|Chloe and I on my birthday at Peppa Pig World|
Success is our world is measured by home, family, work and health (including emotional well being).We like to be able to put people in boxes partly based on what they are contributing to society. When we meet people for the first time we naturally ask "what do you do?" Meaning what job do you have. "I am a parent carer" is not the easiest reply to give. Its not what I trained to be- I have a Drama Degree from Manchester University and a Post Graduate Diploma in Community Theatre Enterprise from Liverpool Hope. Before I had Chloe I was an arts manager part time and drama specialist part time. I ran a theatre company with learning disabled actors for three years which I loved. Sometimes that part of my life feels a distant memory yet I have kept in touch with the company of workshop artists I belong to and I have worked with them at least once a year since having Chloe. It's just not my main role any more.
In the lead up to my birthday I was struck by how much in limbo I feel. Chloe is becoming more independent yet in some ways she needs me more than ever. In the last two weeks before school broke up she was so hot she dropped my hand and walked independently with her long cane. This is a significant step forward for her (and me) and one I will be encouraging. It is so hard to let go, particularly as listening with her processors next to traffic is difficult for Chloe. Trying to develop her confidence while keeping her safe and aware of her limitations is vital, another key role for me.
I have to admit that my baby is growing up. We both need to separate a little but at the same time I know I give her the emotional security to go and try new things and go off with other people. It worries me that she would feel abandoned if I went back to work full time and I am not sure what I would do. In so many ways I am Chloe's champion. It felt really good teaching her school Braille skills for the summer fair and I think it helped her self esteem knowing that the rest of the school wanted to understand how she learns. At home we often sit and Braille together, sounding out each letter as we go. She needs to know she is not the only one who learns this way and that I understand the language she uses to read and write. Neil has also been taught Braille but it is my job to keep it up so I can carry on supporting Chloe in the best way possible.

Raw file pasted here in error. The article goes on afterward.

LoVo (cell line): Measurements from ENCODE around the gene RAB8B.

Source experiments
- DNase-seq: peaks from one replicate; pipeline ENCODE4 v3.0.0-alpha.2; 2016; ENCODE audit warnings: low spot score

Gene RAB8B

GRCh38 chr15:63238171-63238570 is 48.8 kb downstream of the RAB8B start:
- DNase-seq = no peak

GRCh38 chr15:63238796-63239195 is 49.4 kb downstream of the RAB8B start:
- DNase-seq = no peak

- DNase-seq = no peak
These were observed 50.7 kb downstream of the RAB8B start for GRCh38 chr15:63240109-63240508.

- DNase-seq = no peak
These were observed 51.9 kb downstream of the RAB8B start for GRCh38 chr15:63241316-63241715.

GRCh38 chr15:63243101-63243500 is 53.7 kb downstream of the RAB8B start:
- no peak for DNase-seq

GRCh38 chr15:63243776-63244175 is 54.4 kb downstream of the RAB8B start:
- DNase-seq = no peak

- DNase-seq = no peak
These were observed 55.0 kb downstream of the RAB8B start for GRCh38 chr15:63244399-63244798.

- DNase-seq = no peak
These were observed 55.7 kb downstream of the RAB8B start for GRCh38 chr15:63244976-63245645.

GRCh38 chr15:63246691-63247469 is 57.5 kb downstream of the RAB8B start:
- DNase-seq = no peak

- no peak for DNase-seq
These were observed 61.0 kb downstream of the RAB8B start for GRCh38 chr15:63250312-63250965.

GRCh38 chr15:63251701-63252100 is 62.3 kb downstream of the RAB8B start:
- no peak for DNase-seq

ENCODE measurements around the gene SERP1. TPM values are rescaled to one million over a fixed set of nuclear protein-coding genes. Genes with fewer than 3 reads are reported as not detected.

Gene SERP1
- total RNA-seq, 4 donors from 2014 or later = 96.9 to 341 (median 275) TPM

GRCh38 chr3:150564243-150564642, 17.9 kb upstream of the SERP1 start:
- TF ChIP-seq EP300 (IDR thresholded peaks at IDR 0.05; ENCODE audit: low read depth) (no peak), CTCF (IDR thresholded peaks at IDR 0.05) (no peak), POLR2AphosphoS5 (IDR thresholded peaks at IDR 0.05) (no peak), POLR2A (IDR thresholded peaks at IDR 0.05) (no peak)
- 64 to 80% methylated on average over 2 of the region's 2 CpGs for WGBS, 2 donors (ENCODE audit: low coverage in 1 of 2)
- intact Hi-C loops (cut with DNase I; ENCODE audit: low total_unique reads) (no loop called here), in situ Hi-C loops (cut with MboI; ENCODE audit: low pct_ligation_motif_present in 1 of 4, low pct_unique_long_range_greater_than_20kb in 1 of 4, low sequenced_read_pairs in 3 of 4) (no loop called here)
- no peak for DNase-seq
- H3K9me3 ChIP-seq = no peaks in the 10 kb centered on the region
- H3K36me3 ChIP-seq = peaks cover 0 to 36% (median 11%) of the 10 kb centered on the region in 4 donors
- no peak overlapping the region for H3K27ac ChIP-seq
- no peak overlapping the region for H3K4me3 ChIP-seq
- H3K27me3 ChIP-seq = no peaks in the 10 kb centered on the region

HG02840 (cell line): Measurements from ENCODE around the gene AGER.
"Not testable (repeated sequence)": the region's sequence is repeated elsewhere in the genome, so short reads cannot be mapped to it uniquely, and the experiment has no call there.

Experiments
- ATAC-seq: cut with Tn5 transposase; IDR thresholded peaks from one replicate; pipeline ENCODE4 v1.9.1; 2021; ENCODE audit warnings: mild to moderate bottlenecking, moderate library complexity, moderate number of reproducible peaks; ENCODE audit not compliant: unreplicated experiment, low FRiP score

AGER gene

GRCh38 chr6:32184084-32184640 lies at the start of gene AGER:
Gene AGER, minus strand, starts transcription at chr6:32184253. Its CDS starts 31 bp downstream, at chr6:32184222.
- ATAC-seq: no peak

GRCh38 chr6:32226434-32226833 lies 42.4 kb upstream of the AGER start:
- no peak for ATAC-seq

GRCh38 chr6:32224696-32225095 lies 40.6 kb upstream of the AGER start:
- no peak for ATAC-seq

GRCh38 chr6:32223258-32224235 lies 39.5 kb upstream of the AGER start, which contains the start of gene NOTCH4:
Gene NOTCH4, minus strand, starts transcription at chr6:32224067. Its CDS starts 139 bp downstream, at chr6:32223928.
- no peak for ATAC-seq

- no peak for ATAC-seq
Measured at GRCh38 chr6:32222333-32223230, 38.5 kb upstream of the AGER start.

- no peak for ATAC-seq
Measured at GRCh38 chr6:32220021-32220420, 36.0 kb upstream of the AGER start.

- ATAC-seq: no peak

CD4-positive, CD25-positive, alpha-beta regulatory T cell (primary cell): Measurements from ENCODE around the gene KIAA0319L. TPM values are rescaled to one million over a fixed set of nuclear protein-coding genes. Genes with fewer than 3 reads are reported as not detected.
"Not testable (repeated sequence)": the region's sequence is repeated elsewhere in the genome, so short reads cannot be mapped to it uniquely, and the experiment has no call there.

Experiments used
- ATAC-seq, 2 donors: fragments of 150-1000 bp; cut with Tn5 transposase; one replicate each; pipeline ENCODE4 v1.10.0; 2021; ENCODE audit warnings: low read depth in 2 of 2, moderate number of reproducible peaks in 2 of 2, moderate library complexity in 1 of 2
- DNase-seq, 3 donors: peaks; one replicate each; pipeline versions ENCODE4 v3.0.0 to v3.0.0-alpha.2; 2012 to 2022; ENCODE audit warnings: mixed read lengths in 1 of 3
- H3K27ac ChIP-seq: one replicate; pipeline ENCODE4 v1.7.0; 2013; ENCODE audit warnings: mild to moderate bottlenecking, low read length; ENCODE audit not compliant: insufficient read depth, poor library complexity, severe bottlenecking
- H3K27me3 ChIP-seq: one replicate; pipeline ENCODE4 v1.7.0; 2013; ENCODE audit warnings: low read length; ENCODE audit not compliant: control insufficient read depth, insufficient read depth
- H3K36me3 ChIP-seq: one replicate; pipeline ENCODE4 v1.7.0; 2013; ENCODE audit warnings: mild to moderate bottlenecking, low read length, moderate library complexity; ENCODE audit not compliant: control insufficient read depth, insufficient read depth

But what about me? Where do I fit in this world and what do I want next? I tried going back to Arts Management and it was just too stressful. I had to admit how much my life had changed and that I can not give what I used to. Maybe I don't care as much either. I don't have much energy or passion left after supporting my family. I am driven by wanting to get the right provision for my child so she can reach her potential. I want to speak up for the other families I know who are struggling to get commissioners and professionals to understand the impact of multi sensory impairment. I am happy to champion the cause of Deafblind children as it is the world we have inhabited for the last six years.
I adore being a Mum but all my love has to be focused on one child as Neil and I cannot have any more thanks to early ovarian failure. This is something I am still coming to terms with. Despite my grief I can acknowledge Chloe gets the benefit of our undivided attention and it makes us an incredibly strong, imperfectly formed family unit. I do have a wonderful husband, Neil who is a lovely man and amazing Dad but a very private person so I don't like to mention him in this blog too often. The three of us went away to Dorset for a long weekend to celebrate my birthday and had a fabulous time. I spent the actual day of my fortieth birthday at Peppa Pig World. A fitting tribute to Chloe, the biggest achievement of my life. The following weekend I had a big birthday bash with friends and family because after all, I might not know what is next for me but I certainly have a lot to celebrate.